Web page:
Jesuit Father Gregory Chisholm says local black Catholics must strengthen their families, churches and communities so that their light may shine more abundantly in Brooklyn and Queens.
Father Chisholm, pastor of St. Charles Borromeo Church, Harlem, was the homilist at the diocese’s 34th annual Mass of Thanksgiving in honor of Black History Month at St. James Cathedral-Basilica in Downtown Brooklyn, last Sunday, Feb. 9.
The diocesan Vicariate of Black Catholic Concerns (VBCC) organized the 3 p.m. Mass, which was followed by a fundraising dinner and cultural program, featuring songs, music, dancing and poetry to benefit the vicariate’s youth and young adult ministry.
Retired Auxiliary Bishop Guy Sansaricq, vicar of black Catholic concerns, presided. Special concelebrants included Father Alonzo Cox, VBCC coordinator, and Father Jean Yvon Pierre, director of the National Center of the Haitian Apostolate. Several deacons and seminarians assisted on the altar.
Bishop Sansaricq warmly welcomed the diverse congregation – an exquisite mosaic of individuals spanning generations and representing various nations, languages, parishes and apostolates. Many wore traditional African garb with intricate patterns in an array of colors. They enjoyed hearing their native tongues spoken as part of the intercessory prayers.
“Today, we come to celebrate the Lord with one voice and one heart on the occasion of Black History Month,” the Haitian-born bishop told the faithful.
As one body, the congregation raised their voices in heartfelt prayer and joyful song with a Caribbean twist, courtesy of the Troupe Eclat Choir from St. Jerome, East Flatbush.
Following readings from Isaiah and First Corinthians, Deacon Joseph Dass from St. Gerard Majella parish, Hollis, proclaimed the short but powerful Gospel passage from St. Matthew, in which the faithful are compared to salt and light in the world.
Father Chisholm preached powerfully on that theme, lamenting the prevailing culture of self-centeredness and how it contributes to the breakdown of faith, families and communities.
In his homily, he took the faithful on a brief journey through American history, presenting figures from Absalom Jones to Rev. Charles T. Walker, and Nat Turner to Harriet Tubman.
“If you want to know how their stories could bring an entire nation to face its evil truth (slavery),” the priest said, “then understand that they could do anything through Jesus Christ.”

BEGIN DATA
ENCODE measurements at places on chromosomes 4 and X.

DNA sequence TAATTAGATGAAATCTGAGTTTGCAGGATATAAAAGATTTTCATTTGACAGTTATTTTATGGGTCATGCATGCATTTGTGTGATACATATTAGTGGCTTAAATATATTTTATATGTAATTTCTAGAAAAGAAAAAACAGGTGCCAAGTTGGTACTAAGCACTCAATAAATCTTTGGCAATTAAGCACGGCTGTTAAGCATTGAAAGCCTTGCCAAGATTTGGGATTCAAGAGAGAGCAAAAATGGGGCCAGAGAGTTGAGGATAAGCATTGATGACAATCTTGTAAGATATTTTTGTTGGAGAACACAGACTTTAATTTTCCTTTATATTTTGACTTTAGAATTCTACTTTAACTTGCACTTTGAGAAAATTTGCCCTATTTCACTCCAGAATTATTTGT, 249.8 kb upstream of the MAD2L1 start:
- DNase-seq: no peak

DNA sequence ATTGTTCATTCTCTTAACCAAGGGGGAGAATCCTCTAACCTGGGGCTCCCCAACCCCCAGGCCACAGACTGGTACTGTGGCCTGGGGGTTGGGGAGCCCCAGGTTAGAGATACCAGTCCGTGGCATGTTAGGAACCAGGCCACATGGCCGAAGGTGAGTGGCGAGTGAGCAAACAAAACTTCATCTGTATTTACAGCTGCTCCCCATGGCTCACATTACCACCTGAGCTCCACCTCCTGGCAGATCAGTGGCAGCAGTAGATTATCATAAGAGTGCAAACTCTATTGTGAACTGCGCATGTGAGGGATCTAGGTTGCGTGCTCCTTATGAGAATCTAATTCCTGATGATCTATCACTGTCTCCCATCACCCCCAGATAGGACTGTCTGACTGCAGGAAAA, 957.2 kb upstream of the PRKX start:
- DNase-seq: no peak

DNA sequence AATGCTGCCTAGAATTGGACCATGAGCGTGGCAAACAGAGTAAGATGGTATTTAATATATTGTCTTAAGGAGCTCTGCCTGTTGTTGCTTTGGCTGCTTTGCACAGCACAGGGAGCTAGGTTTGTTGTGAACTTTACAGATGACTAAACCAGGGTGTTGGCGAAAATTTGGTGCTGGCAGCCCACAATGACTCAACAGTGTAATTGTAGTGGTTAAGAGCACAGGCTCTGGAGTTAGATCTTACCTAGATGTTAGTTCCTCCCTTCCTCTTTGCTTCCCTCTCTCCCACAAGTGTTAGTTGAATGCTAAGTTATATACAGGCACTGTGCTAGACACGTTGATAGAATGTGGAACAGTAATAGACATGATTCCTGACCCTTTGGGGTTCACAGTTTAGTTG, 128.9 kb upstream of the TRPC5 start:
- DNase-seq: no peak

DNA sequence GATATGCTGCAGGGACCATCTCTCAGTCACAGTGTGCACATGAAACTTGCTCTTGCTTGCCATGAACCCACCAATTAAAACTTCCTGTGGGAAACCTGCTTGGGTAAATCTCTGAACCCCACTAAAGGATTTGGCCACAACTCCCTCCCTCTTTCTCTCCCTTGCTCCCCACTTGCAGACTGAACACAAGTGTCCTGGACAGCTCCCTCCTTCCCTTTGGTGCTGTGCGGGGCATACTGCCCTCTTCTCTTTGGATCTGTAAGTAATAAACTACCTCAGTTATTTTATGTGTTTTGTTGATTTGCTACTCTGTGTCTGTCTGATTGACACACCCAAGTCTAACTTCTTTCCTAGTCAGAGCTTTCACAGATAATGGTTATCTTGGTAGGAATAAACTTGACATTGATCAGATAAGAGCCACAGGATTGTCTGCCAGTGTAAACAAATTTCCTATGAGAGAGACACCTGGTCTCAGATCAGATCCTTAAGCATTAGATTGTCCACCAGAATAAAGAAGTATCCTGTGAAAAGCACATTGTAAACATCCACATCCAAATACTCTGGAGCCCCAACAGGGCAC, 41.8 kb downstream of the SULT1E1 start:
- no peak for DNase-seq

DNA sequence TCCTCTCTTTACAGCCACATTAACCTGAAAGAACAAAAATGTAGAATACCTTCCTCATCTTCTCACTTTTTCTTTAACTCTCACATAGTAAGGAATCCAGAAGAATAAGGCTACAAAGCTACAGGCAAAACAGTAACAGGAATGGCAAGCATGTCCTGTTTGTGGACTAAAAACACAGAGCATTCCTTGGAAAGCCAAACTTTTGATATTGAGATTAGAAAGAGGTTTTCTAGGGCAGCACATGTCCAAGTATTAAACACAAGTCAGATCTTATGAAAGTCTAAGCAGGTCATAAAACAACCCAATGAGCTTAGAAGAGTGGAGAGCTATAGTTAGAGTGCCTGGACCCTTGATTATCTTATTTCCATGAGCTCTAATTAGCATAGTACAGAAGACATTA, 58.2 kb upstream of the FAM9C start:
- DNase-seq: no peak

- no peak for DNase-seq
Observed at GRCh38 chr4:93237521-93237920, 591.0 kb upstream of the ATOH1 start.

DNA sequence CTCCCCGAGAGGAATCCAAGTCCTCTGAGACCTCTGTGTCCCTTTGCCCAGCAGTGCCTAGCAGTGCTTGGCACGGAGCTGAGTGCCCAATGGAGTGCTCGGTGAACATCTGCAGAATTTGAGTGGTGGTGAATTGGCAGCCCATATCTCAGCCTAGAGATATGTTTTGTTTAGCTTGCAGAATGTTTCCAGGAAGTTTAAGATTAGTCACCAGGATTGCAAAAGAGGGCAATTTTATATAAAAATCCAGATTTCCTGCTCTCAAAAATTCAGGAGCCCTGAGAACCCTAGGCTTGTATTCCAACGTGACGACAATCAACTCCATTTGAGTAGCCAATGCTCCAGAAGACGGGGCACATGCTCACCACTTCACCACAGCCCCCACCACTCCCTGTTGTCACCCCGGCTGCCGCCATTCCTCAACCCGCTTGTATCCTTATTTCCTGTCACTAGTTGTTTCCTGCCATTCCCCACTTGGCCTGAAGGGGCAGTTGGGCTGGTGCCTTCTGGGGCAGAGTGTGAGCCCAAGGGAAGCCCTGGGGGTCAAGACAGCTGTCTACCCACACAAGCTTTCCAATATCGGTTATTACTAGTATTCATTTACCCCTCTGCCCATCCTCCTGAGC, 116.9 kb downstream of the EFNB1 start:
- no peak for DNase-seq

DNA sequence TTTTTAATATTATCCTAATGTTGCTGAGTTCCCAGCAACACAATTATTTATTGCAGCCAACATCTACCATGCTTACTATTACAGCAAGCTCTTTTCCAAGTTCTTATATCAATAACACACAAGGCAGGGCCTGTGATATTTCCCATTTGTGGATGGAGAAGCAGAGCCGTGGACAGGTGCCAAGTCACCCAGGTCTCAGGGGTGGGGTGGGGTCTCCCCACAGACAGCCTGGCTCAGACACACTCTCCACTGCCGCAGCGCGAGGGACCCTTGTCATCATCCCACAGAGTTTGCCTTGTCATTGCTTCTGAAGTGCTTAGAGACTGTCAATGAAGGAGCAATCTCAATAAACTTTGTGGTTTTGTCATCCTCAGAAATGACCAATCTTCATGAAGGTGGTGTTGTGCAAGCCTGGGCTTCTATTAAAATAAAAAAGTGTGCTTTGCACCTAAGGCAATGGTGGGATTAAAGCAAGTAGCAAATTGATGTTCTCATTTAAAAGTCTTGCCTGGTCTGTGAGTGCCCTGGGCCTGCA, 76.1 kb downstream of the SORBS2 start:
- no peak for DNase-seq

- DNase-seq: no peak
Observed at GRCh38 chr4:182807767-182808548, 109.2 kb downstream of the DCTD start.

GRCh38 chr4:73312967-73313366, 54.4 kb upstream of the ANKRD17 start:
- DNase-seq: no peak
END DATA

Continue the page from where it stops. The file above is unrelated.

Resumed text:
“Through our struggle and through our faith we have been a light to this nation … Our lives have declared – not in the wisdom of words, but in the power and spirit of our very lives – Jesus Christ to this country.”
However, Father Chisholm also reminded the faithful about Jesus’ words in St. Matthew’s Gospel about salt that loses its flavor and light that languishes under a bushel basket.
“Church, I have to admit I’ve been worried about us,” he said. “I’ve wondered if our salt has begun to lose its taste quite frankly.”
Forgotten the Kingdom
“We’re so worried in our churches these days about abundance. … I wonder sometimes if we have forgotten about the coming of the kingdom of God. …
“We can be so interested in what makes me stronger, what makes me healthier, what makes me better looking, that I wonder if we just forgot Jesus Christ altogether, church.
“Our strength, our ability to provide light to this nation has depended on … our family strength, our congregational strength, our communal strength. In the last 40 years, many of us have stopped caring about us. We didn’t stop caring about me; we stopped caring about us.”
To heal those wounds and amplify their light, he urged the faithful to make a conscious effort to “let the words of our mouth and meditations of our heart be acceptable in God’s sight.”
“What we really must do is rededicate ourselves, rededicate our families, rededicate our churches, rededicate our community … to strengthen us – us – for the future.”
To further strengthen the faithful in this undertaking, Father Cox led the congregation in the prayer for the African American and the African family composed by Father Jim Goode, O.F.M.
Marion Ogbuli, a native of Nigeria, who now resides in St. Gerard Majella parish, smiled as she left the cathedral-basilica.
“This celebration has been so rich,” Ogbuli said. “It is an affirmation of who we are as black Catholics – we are all one, and there is unity in our diversity. That is something that is recognized and appreciated in our diocese.”